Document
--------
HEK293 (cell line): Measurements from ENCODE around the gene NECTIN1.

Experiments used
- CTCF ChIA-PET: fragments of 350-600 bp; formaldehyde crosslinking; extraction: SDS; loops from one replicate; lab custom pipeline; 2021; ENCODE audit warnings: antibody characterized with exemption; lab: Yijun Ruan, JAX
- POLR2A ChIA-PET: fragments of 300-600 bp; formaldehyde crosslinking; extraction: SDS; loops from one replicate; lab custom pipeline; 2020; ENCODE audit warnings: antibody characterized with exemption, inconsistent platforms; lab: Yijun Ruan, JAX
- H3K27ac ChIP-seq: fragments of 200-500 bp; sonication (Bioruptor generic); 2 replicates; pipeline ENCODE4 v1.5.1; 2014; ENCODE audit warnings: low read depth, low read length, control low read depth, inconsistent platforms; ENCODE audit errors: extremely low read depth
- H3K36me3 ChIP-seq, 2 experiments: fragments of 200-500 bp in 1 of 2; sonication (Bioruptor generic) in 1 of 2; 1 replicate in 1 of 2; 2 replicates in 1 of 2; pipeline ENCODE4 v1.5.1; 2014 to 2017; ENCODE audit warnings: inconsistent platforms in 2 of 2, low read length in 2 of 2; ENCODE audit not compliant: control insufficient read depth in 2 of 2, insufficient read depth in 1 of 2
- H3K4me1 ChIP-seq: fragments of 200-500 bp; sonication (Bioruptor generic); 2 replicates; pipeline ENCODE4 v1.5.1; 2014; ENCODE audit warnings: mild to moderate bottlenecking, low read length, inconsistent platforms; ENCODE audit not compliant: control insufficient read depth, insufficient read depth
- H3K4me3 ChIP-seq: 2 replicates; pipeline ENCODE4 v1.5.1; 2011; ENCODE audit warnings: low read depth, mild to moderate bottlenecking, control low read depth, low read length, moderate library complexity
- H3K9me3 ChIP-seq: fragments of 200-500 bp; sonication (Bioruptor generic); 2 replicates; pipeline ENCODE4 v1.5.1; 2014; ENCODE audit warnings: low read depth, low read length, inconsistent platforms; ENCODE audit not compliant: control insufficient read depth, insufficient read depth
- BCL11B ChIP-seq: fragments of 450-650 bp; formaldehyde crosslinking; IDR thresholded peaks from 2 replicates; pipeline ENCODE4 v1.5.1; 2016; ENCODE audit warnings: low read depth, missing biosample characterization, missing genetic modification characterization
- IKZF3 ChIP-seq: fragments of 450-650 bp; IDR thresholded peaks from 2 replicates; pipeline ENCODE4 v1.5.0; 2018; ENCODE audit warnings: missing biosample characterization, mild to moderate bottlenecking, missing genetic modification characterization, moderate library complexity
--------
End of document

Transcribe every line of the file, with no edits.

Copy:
HEK293 (cell line): Measurements from ENCODE around the gene NECTIN1.

Experiments used
- CTCF ChIA-PET: fragments of 350-600 bp; formaldehyde crosslinking; extraction: SDS; loops from one replicate; lab custom pipeline; 2021; ENCODE audit warnings: antibody characterized with exemption; lab: Yijun Ruan, JAX
- POLR2A ChIA-PET: fragments of 300-600 bp; formaldehyde crosslinking; extraction: SDS; loops from one replicate; lab custom pipeline; 2020; ENCODE audit warnings: antibody characterized with exemption, inconsistent platforms; lab: Yijun Ruan, JAX
- H3K27ac ChIP-seq: fragments of 200-500 bp; sonication (Bioruptor generic); 2 replicates; pipeline ENCODE4 v1.5.1; 2014; ENCODE audit warnings: low read depth, low read length, control low read depth, inconsistent platforms; ENCODE audit errors: extremely low read depth
- H3K36me3 ChIP-seq, 2 experiments: fragments of 200-500 bp in 1 of 2; sonication (Bioruptor generic) in 1 of 2; 1 replicate in 1 of 2; 2 replicates in 1 of 2; pipeline ENCODE4 v1.5.1; 2014 to 2017; ENCODE audit warnings: inconsistent platforms in 2 of 2, low read length in 2 of 2; ENCODE audit not compliant: control insufficient read depth in 2 of 2, insufficient read depth in 1 of 2
- H3K4me1 ChIP-seq: fragments of 200-500 bp; sonication (Bioruptor generic); 2 replicates; pipeline ENCODE4 v1.5.1; 2014; ENCODE audit warnings: mild to moderate bottlenecking, low read length, inconsistent platforms; ENCODE audit not compliant: control insufficient read depth, insufficient read depth
- H3K4me3 ChIP-seq: 2 replicates; pipeline ENCODE4 v1.5.1; 2011; ENCODE audit warnings: low read depth, mild to moderate bottlenecking, control low read depth, low read length, moderate library complexity
- H3K9me3 ChIP-seq: fragments of 200-500 bp; sonication (Bioruptor generic); 2 replicates; pipeline ENCODE4 v1.5.1; 2014; ENCODE audit warnings: low read depth, low read length, inconsistent platforms; ENCODE audit not compliant: control insufficient read depth, insufficient read depth
- BCL11B ChIP-seq: fragments of 450-650 bp; formaldehyde crosslinking; IDR thresholded peaks from 2 replicates; pipeline ENCODE4 v1.5.1; 2016; ENCODE audit warnings: low read depth, missing biosample characterization, missing genetic modification characterization
- IKZF3 ChIP-seq: fragments of 450-650 bp; IDR thresholded peaks from 2 replicates; pipeline ENCODE4 v1.5.0; 2018; ENCODE audit warnings: missing biosample characterization, mild to moderate bottlenecking, missing genetic modification characterization, moderate library complexity